Although the Heermann’s of Seaside were my no. 1 reason to venture to Monterey Bay, I was also keen to survey the area for urban Western Gull activity. While I’ve recorded some very localized activity in San Diego and San Francisco in past years, I was surprised to see the wealth of urban Western activity on the central California coast. I was able to find well over 100 distinct urban nesting sites from Monterey to Santa Cruz.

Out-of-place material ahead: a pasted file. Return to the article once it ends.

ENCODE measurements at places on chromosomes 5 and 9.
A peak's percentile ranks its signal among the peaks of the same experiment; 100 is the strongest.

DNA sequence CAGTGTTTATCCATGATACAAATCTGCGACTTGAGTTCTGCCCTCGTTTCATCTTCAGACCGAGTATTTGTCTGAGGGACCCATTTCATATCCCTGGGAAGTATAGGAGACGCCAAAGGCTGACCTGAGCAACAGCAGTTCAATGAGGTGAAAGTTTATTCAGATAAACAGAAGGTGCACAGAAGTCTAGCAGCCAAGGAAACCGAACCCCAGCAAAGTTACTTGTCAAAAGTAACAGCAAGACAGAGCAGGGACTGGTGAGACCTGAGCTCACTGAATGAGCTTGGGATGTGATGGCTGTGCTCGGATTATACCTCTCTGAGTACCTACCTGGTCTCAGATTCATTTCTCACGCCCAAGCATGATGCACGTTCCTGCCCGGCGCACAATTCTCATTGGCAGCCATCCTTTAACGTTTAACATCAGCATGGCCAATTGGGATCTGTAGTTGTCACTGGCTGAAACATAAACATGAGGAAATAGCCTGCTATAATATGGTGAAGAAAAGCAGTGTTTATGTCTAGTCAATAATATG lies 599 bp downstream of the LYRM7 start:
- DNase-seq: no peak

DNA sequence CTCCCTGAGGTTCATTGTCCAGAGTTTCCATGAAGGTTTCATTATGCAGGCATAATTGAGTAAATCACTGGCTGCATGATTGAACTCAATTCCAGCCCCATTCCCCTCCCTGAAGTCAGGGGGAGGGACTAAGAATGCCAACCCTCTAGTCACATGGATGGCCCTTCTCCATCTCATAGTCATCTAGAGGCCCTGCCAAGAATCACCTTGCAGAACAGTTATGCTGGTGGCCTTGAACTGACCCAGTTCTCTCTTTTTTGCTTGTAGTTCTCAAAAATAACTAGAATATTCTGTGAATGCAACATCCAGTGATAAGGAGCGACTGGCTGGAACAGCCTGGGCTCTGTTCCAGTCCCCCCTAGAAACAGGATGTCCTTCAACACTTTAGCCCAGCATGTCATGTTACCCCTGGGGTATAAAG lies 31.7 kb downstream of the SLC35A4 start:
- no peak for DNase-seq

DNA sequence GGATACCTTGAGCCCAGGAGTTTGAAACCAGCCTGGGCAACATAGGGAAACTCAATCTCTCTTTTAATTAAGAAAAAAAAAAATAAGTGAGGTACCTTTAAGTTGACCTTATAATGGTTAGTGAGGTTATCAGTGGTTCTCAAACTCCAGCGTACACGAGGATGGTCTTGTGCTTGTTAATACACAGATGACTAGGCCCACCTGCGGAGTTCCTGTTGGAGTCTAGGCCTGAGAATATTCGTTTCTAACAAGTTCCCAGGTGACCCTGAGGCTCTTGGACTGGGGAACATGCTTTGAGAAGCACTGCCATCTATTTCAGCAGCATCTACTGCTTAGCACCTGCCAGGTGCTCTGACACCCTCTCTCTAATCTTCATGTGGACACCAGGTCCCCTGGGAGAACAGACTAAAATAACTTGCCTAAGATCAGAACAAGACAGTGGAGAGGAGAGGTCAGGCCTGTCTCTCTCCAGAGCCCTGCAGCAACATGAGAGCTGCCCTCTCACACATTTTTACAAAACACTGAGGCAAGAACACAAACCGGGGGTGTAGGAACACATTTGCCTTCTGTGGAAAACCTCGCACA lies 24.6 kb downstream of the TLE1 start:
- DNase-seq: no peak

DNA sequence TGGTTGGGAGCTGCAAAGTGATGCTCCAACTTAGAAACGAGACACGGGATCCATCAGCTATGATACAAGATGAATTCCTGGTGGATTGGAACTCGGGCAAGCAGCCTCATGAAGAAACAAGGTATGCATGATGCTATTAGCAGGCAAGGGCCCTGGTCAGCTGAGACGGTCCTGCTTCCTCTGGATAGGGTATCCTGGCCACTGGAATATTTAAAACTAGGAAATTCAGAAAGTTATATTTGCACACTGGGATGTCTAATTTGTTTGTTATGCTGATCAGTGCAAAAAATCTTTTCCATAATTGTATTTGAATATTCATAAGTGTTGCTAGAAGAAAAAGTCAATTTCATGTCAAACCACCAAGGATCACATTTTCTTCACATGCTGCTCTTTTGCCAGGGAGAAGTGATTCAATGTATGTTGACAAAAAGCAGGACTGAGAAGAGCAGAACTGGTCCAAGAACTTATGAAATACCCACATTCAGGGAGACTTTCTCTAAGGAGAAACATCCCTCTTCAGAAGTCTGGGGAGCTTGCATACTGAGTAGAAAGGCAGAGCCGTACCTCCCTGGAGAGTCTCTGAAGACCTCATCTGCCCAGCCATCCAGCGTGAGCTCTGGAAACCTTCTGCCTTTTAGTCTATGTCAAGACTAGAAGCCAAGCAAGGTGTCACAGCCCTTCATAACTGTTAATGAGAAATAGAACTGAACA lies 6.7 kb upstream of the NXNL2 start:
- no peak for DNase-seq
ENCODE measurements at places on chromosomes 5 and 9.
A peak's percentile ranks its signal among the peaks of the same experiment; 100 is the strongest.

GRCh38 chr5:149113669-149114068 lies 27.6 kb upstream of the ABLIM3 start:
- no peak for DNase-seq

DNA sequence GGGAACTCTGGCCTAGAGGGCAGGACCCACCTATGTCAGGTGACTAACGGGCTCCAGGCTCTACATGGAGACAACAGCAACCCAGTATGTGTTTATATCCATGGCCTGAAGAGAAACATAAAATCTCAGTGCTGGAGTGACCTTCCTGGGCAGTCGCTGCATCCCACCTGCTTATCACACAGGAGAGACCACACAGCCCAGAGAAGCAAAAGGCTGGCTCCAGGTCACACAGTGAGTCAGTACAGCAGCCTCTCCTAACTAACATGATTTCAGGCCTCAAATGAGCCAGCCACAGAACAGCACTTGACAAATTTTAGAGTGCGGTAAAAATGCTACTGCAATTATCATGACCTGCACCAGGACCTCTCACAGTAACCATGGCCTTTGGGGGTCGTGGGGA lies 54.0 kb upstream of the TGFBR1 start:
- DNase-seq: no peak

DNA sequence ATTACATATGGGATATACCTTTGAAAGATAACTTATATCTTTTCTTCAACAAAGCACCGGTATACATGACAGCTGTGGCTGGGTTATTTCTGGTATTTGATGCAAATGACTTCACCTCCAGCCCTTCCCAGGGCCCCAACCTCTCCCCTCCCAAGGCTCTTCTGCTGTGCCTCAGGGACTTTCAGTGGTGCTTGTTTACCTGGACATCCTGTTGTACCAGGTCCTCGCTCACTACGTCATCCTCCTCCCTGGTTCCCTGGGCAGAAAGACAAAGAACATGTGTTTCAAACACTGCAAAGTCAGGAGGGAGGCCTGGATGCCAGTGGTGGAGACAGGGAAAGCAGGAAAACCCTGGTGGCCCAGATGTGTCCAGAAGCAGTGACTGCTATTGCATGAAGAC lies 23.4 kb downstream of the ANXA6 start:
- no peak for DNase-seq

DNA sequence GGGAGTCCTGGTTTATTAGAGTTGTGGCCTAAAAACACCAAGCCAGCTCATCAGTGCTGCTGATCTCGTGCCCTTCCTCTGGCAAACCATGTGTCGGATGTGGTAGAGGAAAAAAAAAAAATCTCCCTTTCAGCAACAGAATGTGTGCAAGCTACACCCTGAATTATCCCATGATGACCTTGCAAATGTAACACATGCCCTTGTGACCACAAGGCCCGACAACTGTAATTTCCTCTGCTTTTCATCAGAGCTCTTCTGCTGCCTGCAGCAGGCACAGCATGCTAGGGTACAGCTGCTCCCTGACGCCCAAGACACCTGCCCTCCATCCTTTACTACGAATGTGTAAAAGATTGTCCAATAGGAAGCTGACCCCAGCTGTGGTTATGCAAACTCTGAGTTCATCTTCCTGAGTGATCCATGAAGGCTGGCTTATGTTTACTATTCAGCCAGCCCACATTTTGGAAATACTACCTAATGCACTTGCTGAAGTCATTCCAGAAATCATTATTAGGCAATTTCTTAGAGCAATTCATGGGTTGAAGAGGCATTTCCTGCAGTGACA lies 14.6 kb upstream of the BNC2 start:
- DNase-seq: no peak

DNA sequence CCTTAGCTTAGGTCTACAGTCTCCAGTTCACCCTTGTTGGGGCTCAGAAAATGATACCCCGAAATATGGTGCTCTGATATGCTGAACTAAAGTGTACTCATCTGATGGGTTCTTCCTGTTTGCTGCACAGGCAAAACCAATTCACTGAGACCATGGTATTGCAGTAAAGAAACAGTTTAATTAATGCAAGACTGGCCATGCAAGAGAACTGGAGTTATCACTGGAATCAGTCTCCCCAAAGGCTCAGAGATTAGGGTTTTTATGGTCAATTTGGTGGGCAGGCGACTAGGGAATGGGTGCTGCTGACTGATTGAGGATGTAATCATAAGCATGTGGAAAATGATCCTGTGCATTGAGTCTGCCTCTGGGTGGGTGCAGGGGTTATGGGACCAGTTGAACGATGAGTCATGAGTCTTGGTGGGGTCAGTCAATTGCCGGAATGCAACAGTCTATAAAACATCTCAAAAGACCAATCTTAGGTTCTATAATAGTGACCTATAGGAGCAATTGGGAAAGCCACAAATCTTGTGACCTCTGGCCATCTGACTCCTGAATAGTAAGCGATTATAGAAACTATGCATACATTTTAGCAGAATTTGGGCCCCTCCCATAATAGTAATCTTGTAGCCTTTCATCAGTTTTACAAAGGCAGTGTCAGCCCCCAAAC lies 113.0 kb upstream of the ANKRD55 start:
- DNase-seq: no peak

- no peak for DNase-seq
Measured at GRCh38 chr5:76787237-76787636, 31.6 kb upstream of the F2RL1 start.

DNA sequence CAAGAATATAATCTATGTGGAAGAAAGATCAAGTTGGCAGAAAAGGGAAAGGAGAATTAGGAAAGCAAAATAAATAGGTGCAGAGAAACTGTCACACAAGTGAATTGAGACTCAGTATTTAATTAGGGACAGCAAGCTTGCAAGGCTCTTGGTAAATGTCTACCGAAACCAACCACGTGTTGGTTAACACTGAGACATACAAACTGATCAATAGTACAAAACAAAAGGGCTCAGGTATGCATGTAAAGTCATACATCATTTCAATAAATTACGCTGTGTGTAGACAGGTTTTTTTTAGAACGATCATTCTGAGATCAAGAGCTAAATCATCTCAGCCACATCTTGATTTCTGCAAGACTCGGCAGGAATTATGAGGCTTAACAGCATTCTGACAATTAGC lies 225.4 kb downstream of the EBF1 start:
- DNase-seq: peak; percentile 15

Here are some Western Gull nests in the city of Monterey. Although so closely related to BC’s Glaucous-wingeds that they routinely hybridize in OR and WA (really, the two should form a super-species), Westerns seem to use the urban environment somewhat differently for nesting. In particular, they are much more strongly colonial, tending to nest only on rooftops that can support multiple nesting pairs. While GWs will do the same, it is much more common for GWs to use isolated rooftops with a single pair/nest/territory per rooftop.